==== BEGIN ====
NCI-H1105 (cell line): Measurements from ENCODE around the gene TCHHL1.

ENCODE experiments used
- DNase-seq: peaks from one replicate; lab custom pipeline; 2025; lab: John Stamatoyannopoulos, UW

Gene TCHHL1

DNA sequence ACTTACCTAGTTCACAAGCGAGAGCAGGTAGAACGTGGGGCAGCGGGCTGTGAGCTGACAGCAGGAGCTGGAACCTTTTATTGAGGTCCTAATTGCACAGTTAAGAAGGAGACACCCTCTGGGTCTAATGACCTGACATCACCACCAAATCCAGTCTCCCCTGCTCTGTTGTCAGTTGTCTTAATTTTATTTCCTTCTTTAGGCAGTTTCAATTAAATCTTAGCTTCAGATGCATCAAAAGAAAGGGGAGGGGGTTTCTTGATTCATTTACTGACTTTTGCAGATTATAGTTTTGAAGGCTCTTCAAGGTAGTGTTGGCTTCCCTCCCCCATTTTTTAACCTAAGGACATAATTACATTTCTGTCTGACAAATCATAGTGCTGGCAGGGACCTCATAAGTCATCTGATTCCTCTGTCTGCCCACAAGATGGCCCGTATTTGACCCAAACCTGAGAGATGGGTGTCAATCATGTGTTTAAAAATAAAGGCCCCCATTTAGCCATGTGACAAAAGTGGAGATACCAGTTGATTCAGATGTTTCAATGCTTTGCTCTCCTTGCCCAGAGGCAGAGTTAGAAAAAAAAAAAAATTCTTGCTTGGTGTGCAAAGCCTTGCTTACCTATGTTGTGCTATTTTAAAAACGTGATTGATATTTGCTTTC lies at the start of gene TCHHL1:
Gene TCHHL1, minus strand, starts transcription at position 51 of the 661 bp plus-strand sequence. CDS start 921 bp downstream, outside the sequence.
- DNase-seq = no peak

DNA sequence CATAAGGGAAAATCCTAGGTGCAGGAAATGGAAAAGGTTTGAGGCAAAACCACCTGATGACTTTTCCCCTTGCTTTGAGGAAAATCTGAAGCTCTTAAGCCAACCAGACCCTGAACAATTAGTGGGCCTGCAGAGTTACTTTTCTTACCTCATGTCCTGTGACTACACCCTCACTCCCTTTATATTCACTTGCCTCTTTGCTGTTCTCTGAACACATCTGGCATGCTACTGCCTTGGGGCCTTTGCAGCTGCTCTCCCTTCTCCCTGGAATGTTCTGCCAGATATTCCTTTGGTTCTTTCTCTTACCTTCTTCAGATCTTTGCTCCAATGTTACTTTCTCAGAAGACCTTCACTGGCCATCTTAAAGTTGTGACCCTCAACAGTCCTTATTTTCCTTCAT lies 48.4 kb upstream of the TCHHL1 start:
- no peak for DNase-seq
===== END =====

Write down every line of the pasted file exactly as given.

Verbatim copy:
NCI-H1105 (cell line): Measurements from ENCODE around the gene TCHHL1.

ENCODE experiments used
- DNase-seq: peaks from one replicate; lab custom pipeline; 2025; lab: John Stamatoyannopoulos, UW

Gene TCHHL1

DNA sequence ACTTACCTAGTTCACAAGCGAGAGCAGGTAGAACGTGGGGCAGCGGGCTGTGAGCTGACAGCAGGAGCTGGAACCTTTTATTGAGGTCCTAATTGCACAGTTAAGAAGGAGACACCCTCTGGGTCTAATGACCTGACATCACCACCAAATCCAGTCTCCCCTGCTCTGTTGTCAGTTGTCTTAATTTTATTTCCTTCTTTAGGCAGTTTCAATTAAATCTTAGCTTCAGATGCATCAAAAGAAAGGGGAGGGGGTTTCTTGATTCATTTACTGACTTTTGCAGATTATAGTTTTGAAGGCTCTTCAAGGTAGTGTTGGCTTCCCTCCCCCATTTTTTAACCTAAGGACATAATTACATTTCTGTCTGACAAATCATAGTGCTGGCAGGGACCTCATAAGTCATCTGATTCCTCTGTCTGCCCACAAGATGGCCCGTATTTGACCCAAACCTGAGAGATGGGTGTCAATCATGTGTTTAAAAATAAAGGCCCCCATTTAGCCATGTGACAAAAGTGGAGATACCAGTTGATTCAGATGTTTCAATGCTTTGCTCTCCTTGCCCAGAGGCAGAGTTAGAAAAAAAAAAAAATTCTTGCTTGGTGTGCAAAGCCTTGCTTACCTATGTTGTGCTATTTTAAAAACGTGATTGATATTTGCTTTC lies at the start of gene TCHHL1:
Gene TCHHL1, minus strand, starts transcription at position 51 of the 661 bp plus-strand sequence. CDS start 921 bp downstream, outside the sequence.
- DNase-seq = no peak

DNA sequence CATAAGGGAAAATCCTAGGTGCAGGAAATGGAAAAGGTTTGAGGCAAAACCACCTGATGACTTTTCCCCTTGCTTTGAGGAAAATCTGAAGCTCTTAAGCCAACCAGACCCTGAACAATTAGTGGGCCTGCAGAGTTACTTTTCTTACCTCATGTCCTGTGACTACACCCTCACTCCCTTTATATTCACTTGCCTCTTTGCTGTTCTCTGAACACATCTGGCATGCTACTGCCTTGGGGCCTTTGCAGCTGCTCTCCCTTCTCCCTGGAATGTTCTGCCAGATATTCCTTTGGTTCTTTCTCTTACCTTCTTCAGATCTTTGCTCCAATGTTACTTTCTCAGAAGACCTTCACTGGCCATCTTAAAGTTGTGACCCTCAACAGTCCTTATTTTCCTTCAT lies 48.4 kb upstream of the TCHHL1 start:
- no peak for DNase-seq